We are hoping to expand our Photography and Filmmaking workshops to Hawaii, Thailand, Nigeria, Kuwait and South America. But first, we would love to hear your feedback.
Please click here if you have time to answer a few simple questions that will help us a LOT.

Thank you in advance.



Our 10 hidden gems of 2012.

Earlier this week we shared with you our “Crème de la Crème” of 2012, the 10 most visited articles on this site. Today, we would like to share 10 more articles that we feel should have made our top ten list. As a team of educators, technology consultants, and visual storytellers, we are very proud of these posts as we feel that they are extremely relevant and worth your time. We encourage you to read them, share them with those who might be interested, and respond by starting a conversation below.

Without further ado here they are:

1) How to fix a broken education system. My thoughts.

We believe young students should be learning flexibility, teamwork, accounting, time management, project management, and languages (especially Spanish and Chinese), to be prepared for the future job markets.

Fixing a broken education system.

How to fix a broken education system

2) Notes from the Field.

Check out my personal notes and pre-production techniques for photographers and filmmakers.

My notes.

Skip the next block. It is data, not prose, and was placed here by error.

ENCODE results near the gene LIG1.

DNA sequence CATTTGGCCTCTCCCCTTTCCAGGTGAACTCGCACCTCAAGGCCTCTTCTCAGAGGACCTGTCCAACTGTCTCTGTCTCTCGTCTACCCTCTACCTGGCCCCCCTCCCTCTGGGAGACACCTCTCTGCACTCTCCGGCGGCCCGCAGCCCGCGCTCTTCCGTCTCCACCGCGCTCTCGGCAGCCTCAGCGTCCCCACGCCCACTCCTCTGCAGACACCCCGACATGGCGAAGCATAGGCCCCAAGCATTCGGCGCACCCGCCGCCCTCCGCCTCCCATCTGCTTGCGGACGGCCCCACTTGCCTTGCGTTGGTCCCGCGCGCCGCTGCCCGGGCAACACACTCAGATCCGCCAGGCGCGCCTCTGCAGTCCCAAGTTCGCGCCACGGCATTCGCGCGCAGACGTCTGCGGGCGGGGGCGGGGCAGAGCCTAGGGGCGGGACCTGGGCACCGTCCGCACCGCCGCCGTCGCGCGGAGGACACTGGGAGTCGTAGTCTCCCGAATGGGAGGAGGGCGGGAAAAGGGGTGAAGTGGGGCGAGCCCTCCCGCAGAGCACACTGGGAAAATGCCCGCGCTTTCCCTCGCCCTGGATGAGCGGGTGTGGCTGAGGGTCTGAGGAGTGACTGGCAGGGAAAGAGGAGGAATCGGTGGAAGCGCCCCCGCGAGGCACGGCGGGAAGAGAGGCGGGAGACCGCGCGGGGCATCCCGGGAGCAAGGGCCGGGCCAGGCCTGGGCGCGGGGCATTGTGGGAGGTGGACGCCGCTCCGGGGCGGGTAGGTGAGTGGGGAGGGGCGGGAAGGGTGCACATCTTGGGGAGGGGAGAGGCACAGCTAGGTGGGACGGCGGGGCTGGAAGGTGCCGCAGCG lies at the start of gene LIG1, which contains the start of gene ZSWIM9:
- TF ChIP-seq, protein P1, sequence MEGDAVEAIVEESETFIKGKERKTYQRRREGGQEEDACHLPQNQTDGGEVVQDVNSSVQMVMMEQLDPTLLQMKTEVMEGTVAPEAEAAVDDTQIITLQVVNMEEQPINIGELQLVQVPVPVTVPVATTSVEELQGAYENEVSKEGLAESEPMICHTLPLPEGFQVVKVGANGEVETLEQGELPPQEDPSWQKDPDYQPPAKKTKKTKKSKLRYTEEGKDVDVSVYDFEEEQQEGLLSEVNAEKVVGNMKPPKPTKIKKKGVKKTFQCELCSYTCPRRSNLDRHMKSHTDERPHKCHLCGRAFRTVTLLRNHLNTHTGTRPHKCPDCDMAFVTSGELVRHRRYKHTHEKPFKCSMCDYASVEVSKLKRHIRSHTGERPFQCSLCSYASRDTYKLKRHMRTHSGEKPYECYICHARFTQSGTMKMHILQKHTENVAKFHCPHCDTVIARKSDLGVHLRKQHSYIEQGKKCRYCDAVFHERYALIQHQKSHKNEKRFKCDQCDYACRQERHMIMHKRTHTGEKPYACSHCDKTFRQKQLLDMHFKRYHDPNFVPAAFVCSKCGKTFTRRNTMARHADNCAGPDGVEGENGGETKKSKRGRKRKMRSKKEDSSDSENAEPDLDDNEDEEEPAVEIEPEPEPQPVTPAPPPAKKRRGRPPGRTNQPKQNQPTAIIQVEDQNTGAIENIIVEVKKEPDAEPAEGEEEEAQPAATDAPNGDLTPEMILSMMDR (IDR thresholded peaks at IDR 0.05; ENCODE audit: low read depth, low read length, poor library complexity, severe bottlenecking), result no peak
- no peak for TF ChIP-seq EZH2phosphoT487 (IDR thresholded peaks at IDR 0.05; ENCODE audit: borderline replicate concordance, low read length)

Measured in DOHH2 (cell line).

My Notes from a pre-production plan

 3) Same, but different:  An Intro to Digital Cinema.

We explained the 5 main similarities, and 5 main differences between shooting stills and shooting motion.

Digital Cinema Intro.

An intro to digital frame rates and shutter speeds

Click here to keep reading  (more…)


The Power of Technology in Education.

Last week, I watched a repeat of a story from 2011, on how the iPad is unlocking the minds of people with Autism. We encourage everyone to watch it on Youtube here.

Child with tablet learning.

It is incredible to see how the iPad and other smart devices are being integrated into classrooms all over the U.S. to use as new learning tools. Interactive applications such as smart boards, cloud computing and e-learning are now being implemented so that students of all ages can obtain degrees; which is fantastic.

Students are also now equipped with personal laptops, smart phones and tablets. Attaining information and sharing knowledge has never been easier or more fun.

However, the benefit of these devices will bring no guarantee to fixing our seriously broken education system.

Smart apps and devices are being used in tremendous ways that help students interact and build social communication skills (I am not talking about Facebook or Twitter).

Infograph displaying the results of personalized learning.

At the same time, while a lot of students are reaping the benefits, others are not.

Technological innovations are still not available to everyone unfortunately. While the cost of new technology is decreasing every day, schools in poor neighborhoods get about half as much money per student than schools in affluent neighborhoods; school budgets are tied to property taxes.

click to keep reading (more…)